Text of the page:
• 22. How to make your data reusable? • Check your institution’s/project’s policy, your contractual obligations • Clear rights - make sure that you are the owner! www.eudat.eu 22 owner! • Don’t sell the Eiffel tower! • Choose a license • Contact a data repository
  • 23. D. Licensing • What is a license? • What rights can be licensed? • How to choose a license? www.eudat.eu 23
  • 24. D. Licensing • What is a license? • a promise not to sue • =/= transfer (sale =/= rental) • piece of cake metaphor www.eudat.eu 24
  • 25. D. Licensing • What is a license? • What rights can be licensed? • copyright (CC) • database right (CC 4.0, ODbL) www.eudat.eu 25 ODbL
  • 26. D. Licensing • What is a license? • What rights can be licensed? • How to choose a license? • bespoke or public (prêt-à-porter)? • interoperability - is it compatible with other licenses used in your community? www.eudat.eu 26 licenses used in your community? (attention: Share-Alike!) • openness - freely used, re-used and redistributed by anyone, subject only, at most, to the requirement to attribute and sharealike (Open Definition) • dual licensing possible
  • 27. 1. Creative Commons • foundation started in 2002 by Lawrence Lessig, Hal Abelson and Eric Eldred with the support of Center for the Public Domain • public license suite + CC0 (waiver) • versions: 1.0, 2.0, 2.5, 3.0; 4.0 launched in November 2013 • nearly 50 ported (national) versions • no ported versions of CC 4.0 www.eudat.eu 27 • no ported versions of CC 4.0 • three layers: machine-readable, lawyer-readable, human-readable • used e.g. by: • Al Jazeera • Flickr • Google • Nine Inch Nails • Open Course Ware • Public Library of Science • wikipedia • whitehouse.gov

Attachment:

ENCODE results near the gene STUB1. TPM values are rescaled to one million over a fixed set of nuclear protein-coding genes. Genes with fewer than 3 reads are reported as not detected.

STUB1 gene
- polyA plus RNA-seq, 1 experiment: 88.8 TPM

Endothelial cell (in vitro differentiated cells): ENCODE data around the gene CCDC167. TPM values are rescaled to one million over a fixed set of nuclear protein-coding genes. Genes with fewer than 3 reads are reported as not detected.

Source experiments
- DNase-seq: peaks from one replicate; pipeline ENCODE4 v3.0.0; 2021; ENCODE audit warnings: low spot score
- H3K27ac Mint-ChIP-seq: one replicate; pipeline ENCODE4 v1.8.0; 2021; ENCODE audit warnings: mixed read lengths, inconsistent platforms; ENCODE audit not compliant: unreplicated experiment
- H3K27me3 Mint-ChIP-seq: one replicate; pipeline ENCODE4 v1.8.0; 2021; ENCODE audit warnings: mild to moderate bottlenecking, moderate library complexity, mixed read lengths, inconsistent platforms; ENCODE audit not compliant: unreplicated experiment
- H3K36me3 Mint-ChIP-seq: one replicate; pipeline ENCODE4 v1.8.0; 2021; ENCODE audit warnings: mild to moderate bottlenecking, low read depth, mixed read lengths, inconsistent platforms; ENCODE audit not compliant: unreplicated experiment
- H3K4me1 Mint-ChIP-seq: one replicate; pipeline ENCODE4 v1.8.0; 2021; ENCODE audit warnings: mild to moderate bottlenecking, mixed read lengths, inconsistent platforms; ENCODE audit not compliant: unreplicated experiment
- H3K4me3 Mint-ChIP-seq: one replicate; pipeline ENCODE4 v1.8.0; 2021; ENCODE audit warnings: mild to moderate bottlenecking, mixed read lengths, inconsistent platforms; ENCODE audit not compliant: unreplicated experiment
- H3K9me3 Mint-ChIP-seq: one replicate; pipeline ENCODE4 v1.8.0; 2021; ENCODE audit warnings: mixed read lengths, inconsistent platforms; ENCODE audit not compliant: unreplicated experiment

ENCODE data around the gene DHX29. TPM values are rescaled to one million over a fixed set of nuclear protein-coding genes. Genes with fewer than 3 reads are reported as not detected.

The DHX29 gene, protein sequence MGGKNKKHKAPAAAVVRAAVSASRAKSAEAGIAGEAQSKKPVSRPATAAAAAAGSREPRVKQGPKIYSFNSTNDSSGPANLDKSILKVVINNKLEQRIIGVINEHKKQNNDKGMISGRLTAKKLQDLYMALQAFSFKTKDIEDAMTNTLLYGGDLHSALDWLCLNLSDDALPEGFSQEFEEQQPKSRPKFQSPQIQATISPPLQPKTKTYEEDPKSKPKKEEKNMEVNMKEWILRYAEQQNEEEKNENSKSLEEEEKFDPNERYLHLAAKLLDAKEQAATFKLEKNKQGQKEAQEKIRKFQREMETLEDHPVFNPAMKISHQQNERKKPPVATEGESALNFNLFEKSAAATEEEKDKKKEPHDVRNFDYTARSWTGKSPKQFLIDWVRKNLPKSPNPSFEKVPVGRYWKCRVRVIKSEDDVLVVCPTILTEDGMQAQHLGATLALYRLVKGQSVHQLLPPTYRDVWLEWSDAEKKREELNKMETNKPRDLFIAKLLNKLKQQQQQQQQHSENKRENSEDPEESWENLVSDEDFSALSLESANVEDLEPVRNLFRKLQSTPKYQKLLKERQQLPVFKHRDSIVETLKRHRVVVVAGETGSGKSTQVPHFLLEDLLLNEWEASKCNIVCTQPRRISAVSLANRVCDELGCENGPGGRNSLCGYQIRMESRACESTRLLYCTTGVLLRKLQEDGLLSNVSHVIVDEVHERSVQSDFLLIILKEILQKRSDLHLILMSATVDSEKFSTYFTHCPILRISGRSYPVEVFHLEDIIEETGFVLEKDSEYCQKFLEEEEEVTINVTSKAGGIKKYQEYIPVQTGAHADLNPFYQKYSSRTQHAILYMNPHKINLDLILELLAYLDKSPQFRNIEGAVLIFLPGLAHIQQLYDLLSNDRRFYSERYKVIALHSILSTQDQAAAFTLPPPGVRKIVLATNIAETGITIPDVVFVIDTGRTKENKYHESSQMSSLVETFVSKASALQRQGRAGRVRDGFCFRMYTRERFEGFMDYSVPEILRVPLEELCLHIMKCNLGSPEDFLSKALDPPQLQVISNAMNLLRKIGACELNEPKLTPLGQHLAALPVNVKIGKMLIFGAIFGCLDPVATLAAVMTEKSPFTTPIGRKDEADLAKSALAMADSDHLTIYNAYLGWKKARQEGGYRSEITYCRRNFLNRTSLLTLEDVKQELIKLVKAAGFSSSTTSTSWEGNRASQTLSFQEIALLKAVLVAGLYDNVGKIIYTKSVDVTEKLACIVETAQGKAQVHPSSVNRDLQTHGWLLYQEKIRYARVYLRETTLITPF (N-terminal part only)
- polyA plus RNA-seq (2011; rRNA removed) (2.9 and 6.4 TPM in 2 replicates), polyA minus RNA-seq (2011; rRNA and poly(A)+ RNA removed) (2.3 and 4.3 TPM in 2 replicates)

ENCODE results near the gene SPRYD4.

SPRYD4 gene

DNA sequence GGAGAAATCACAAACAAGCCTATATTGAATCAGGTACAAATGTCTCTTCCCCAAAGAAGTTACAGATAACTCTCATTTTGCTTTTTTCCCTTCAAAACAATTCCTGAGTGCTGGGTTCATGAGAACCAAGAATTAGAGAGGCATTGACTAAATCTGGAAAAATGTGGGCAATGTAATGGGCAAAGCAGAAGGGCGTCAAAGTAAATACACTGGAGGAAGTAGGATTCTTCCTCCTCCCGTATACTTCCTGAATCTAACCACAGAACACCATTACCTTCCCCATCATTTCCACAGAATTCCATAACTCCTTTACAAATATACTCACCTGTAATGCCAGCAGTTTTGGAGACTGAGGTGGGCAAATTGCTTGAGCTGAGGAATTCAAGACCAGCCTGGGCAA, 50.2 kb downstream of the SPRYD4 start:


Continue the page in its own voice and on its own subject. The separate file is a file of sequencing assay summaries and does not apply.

• 28. 1. Creative Commons BY Attribution ND No Derivatives You must: identify the creator(s) of the Licensed Material (…); retain a copyright notice; retain a notice that refers to this Public License (and) to the disclaimer of warranties; retain a URI or hyperlink to the Licensed Material if reasonably practicable; indicate if You have modified the Licensed Material (…) Adapted Material means material (…) that is derived from or based upon the Licensed Material and in which the Licensed Material is translated, altered, arranged, transformed, or otherwise modified in a www.eudat.eu 28 No Derivatives NC NonCommercial SA ShareAlike NonCommercial means not primarily intended for or directed towards commercial advantage or monetary compensation. For purposes of this Public License, the exchange of the Licensed Material for other material subject to Copyright and Similar Rights by digital file-sharing or similar means is NonCommercial provided there is no payment of monetary compensation in connection with the exchange. translated, altered, arranged, transformed, or otherwise modified in a manner (…) if You produce and Share Adapted Material, (…) the License You apply must be a Creative Commons license with the same License Elements, this version or later, or a Compatible License.
  • 29. Creative Commons vs. Openness www.eudat.eu 29